Vilakazi said the initial payment of R10-million to attorneys was made because Ingonyama Holdings did not have a bank account at that point. The payment was made before he was sent to the ITB by Land Reform Minister Thoko Didiza.
“Subsequent payments of R31m were dispersed as loans. The AGSA has complained that there are no terms for these loans. This speaks to the issue generally within the entity,” he said.
Vilakazi was unable to say what Ingonyama Holdings did with the money.
He said there were some issues regarding Ingonyama Holdings that he could not respond to, because doing so would “draw a direct line in the sand between myself and the board and I would not want to do that in a public forum”.
Qunta said that although the creation of Ingonyama Holdings predated her appointment, there was “nothing bad” and “no conflict” about the ITB having representation on the IH board as “the shareholder” because “this happens” in government.
“The structure in itself is not a problem. Perhaps what can be looked at is whether it should have been the chair of the board or perhaps any other member,” she said.
MP Sam Matiase said the ITB leadership needed to provide clarity on the disparities in its own financial statements and to account for the loans to Ingonyama Holdings.
‘We implore the board and the ITB personnel — let’s deal with these serious graphic irregularities and breaches which really undermine the spirit and the letter of the precepts and the legislation that govern public institutions,” Matiase said,
“Can we get proper written answers as to what happened here?”
Mngwengwe said the ITB would continue to have capacity problems, and would continue to battle to account for land, property and equipment, until it had restructured itself to be more capable of carrying out its tasks.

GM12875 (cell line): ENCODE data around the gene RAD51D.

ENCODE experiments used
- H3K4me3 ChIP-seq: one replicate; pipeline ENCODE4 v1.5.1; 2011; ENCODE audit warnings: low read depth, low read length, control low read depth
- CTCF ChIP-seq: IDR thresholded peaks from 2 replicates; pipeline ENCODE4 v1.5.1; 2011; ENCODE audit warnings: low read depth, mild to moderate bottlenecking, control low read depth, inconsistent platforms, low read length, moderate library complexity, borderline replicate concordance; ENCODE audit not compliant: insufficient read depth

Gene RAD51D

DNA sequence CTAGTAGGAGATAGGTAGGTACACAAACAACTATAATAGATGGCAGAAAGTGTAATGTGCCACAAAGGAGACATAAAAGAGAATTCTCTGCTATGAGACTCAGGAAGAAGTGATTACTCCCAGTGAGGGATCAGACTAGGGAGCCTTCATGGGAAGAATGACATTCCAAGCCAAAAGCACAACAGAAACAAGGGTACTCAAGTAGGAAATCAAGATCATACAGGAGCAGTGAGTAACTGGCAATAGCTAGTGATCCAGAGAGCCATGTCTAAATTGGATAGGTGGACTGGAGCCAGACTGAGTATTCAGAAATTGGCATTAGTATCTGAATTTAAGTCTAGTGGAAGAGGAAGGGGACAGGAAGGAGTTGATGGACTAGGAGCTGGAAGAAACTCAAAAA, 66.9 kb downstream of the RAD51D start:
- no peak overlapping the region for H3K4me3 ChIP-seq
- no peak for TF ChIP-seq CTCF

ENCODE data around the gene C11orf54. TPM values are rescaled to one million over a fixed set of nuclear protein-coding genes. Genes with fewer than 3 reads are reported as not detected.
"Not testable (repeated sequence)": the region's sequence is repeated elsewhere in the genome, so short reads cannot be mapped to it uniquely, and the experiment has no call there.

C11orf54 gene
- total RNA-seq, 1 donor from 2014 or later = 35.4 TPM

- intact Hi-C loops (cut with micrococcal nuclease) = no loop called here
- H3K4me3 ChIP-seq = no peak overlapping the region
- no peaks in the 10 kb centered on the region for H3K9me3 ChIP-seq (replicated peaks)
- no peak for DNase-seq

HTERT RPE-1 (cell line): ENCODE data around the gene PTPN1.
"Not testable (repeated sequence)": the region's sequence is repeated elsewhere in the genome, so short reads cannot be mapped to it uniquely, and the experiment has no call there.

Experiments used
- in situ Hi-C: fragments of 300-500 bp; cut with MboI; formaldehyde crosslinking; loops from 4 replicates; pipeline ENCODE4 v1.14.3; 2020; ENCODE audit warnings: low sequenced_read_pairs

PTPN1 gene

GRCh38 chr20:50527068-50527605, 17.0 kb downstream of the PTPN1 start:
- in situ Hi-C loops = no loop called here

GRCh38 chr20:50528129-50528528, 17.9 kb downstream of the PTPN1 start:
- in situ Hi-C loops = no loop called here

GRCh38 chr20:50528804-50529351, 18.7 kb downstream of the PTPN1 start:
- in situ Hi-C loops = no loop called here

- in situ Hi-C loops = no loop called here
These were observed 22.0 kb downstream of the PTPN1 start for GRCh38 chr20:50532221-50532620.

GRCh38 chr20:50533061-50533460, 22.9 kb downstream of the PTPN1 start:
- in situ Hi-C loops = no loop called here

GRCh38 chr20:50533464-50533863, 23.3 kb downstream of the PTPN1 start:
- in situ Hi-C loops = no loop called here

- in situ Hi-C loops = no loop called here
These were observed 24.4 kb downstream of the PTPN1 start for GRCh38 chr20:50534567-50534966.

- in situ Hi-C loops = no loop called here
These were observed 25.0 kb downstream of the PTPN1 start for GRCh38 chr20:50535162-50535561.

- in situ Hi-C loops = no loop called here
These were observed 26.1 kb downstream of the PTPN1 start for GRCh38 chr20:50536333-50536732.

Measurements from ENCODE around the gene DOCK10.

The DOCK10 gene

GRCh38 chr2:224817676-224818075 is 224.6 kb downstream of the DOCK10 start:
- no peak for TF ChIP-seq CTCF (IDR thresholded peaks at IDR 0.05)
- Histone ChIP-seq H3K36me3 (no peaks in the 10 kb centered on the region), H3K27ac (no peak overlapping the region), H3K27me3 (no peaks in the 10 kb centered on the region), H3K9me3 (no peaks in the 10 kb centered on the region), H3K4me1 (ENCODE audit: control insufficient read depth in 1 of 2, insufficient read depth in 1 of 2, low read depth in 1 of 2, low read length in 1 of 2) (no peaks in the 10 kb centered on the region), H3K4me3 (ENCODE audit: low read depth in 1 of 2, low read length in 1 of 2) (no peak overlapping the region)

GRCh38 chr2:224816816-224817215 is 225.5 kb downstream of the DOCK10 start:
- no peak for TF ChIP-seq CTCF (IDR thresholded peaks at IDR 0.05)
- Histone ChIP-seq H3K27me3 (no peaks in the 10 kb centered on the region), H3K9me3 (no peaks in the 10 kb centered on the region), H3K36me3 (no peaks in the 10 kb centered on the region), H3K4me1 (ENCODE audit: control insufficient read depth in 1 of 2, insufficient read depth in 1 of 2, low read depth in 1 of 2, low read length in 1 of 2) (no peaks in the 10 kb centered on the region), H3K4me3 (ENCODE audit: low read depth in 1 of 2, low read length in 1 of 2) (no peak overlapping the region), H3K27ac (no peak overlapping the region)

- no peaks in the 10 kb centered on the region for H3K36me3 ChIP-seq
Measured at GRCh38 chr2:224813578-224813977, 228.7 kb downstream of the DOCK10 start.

Mngwengwe said the ITB’s capacity was “much lower” because the bulk of its staff members were lower level employees without the requisite skills, mainly as a result of the manner in which the entity had “evolved”.
The staff complement of 60 had been cut to 45 as part of a retrenchment process aimed at cutting the staff number to 30.
“The physical bodies are there, but there isn’t the capacity to do the job needed now,” Mngwengwe said.
Some staff members, including management, had been seconded from the land reform department and more employees had been requested to address the skills deficit, he said.
Manketsi Tlhape, the acting chairperson of the portfolio committee, said they would meet the ITB’s leaders and Didiza on 18 October.
But the meeting has subsequently been postponed to 11 November.
Africa Boso, spokesperson for the auditor general, declined to comment.
“The auditor general will release the general report on the audits of national and provincial departments, as well as state owned entities, on 23 November 2022. All related inquiries will be dealt with then,” Boso said. “In the meantime, the Ingonyama Trust Board will be best suited to deal with your inquiry.”